Few foods could be considered more a part of Americana -- we've been eating pickles since Christopher Columbus discovered America. Since then, the pickled cucumber has evolved into a favored snack and recipe ingredient that is available in more than 36 varieties.
Pickle history began sometime around 2030 B.C., when inhabitants of Northern India brought cucumber seeds to the Tigris Valley. Soon, cucumber vines were sprouting throughout Europe. Shortly thereafter, people learned to preserve the fruits of their labor by pickling them in a salty brine. By the 17th century, the crunchy pickled cucumber had made its debut in the New World. Early colonists grew so fond of them that in 1820, Nicholas Appert constructed the first pickle plant in America.
In fact, America was named for a pickle peddler -- Amerigo Vespucci. He was a ships chandler, outfitting vessels scheduled for long explorations with vitamin C-packed pickled vegetables -- particularly cucumbers -- to prevent scurvy among crew members.
Through the years, pickles enjoyed a flourishing reputation. From continent to continent, the world's most humorous vegetable made an in-dill-able impression on monarchs, presidents and even military men. Cleopatra, Queen of Egypt, believed they contributed to health and beauty. Queen Elizabeth I developed a passion for pickles, as did Presidents George Washington, Thomas Jefferson and John Adams. Troops under Julius Caesar and Napoleon relished the thought of having crunchy pickles at meal time, and during World War II, the U.S. government earmarked 40 percent of pickle production for the Armed Forces.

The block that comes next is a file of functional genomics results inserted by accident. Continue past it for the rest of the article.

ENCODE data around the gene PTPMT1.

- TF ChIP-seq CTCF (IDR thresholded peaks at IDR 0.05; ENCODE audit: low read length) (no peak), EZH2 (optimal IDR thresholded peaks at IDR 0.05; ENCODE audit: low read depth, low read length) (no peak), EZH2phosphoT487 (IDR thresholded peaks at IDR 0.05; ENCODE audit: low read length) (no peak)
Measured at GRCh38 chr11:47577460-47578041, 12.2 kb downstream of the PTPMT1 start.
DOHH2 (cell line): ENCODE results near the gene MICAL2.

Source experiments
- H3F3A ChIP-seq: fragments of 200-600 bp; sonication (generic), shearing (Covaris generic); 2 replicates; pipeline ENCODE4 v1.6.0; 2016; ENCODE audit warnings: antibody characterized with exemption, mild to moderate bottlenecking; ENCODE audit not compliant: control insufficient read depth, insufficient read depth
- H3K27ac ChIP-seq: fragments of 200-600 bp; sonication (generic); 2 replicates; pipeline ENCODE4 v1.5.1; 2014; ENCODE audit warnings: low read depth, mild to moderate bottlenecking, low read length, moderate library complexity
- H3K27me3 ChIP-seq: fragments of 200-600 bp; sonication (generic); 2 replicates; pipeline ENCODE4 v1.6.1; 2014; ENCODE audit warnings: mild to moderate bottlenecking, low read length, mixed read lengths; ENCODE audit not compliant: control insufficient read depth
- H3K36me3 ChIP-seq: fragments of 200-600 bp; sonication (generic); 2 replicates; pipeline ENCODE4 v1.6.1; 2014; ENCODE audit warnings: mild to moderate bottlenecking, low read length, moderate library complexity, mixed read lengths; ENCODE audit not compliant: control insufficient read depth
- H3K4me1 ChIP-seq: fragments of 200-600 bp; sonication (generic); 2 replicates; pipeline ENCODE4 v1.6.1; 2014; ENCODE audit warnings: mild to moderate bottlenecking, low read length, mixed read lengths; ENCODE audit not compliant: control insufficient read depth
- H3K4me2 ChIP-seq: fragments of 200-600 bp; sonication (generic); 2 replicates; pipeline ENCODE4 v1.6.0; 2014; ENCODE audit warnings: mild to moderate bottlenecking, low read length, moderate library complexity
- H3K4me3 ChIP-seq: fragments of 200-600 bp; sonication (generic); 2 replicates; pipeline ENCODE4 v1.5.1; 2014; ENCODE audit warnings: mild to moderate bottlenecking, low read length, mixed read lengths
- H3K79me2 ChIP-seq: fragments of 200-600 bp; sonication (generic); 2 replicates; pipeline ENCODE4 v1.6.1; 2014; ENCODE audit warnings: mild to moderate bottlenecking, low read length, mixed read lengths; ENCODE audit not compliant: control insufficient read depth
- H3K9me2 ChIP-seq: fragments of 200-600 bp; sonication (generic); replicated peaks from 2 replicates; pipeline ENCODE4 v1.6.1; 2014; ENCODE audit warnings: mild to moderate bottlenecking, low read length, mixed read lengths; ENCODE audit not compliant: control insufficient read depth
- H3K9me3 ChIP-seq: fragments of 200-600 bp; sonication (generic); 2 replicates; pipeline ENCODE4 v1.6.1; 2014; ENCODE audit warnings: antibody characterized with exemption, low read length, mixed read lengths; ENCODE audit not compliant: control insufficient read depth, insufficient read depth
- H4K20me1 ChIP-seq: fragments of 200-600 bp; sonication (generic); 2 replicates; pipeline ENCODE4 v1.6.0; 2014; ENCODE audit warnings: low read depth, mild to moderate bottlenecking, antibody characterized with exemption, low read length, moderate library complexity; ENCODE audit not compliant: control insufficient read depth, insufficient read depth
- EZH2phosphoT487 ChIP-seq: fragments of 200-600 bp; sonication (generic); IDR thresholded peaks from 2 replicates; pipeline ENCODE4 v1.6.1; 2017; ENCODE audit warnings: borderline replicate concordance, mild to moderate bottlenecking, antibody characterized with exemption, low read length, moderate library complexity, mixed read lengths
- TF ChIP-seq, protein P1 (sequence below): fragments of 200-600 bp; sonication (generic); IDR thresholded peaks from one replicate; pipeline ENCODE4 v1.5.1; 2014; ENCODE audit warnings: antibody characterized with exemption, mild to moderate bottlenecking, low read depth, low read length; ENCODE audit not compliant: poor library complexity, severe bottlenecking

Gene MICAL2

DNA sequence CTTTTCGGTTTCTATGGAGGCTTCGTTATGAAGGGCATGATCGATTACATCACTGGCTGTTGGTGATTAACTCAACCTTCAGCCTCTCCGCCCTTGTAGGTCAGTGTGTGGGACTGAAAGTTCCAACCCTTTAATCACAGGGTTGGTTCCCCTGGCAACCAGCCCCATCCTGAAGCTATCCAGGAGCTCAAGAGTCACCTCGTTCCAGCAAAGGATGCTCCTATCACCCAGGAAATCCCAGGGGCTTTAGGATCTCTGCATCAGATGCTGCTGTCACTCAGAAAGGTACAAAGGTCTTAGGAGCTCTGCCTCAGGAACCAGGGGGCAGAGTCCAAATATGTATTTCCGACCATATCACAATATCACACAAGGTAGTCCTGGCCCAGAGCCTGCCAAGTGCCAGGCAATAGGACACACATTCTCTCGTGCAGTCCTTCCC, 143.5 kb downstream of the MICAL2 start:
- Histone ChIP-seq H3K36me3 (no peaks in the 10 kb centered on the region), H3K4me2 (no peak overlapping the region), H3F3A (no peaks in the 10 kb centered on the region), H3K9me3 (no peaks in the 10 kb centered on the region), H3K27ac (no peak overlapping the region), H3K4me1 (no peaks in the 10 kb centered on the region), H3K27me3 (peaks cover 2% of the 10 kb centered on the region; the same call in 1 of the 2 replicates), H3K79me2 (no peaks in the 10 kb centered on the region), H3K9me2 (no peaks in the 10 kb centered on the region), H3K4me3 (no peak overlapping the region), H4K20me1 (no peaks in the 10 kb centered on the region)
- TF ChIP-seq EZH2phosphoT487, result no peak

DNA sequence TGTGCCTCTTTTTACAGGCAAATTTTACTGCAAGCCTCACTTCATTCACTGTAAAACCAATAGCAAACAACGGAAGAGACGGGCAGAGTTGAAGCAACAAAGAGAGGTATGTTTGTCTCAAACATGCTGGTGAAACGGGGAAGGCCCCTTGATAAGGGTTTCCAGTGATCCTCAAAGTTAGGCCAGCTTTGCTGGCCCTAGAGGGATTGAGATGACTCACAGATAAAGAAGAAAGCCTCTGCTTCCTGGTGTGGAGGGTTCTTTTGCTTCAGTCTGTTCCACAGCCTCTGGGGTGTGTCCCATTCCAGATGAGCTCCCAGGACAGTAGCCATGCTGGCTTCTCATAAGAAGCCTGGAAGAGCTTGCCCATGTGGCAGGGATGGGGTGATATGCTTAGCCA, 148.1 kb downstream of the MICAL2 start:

Pickles also played a part in folk medicine. Many people believed that sour pickles helped balance the acid-alkaline content of the body and destroy bacteria in the digestive tract.
Now in their 4,000th year, pickles are big business. They grow in more than 30 states, with Michigan and North Carolina the prime purveyors of pickled produce. And because Americans are so passionate about pickles, pickle packers everywhere continue to work hard to produce pickle products to please even the pickiest palate.